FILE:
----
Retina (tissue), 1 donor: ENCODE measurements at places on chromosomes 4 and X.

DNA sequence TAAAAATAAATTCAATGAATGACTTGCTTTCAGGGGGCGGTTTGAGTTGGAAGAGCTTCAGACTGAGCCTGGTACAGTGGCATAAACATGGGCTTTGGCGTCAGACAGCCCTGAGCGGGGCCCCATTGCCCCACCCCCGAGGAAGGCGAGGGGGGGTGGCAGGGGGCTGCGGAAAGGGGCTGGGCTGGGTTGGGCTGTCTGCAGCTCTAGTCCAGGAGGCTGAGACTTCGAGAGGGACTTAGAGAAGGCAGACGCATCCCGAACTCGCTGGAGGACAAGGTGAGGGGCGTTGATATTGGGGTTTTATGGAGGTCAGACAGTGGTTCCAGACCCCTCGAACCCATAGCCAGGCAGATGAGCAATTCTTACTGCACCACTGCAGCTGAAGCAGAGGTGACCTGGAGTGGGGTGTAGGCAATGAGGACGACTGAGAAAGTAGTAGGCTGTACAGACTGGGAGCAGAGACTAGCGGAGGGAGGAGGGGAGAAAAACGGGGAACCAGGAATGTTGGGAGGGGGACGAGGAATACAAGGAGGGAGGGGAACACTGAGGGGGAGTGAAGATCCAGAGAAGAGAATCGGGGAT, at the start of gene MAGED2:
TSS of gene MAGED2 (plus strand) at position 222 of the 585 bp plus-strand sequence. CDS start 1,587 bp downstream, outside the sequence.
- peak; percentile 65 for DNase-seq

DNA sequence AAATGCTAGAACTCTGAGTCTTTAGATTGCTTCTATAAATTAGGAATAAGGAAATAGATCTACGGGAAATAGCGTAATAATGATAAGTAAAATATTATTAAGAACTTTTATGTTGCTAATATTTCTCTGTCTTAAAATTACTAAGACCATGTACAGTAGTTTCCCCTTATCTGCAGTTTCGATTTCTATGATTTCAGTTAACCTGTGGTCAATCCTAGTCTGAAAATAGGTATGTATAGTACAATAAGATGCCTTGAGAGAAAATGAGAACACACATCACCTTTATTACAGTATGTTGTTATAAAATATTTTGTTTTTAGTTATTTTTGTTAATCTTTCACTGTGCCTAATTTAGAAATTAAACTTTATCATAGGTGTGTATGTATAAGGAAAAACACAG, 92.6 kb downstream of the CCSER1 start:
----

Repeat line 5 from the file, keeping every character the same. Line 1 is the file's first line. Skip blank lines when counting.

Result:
DNA sequence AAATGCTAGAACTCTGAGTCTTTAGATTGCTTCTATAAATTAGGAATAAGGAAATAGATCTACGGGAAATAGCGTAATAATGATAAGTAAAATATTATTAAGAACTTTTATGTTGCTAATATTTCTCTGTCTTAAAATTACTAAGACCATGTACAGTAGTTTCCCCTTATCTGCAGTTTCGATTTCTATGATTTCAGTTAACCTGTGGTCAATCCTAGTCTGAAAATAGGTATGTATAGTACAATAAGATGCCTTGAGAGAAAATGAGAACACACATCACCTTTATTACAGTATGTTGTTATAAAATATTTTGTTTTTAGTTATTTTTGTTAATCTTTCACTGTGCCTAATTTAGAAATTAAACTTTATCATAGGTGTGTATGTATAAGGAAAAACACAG, 92.6 kb downstream of the CCSER1 start: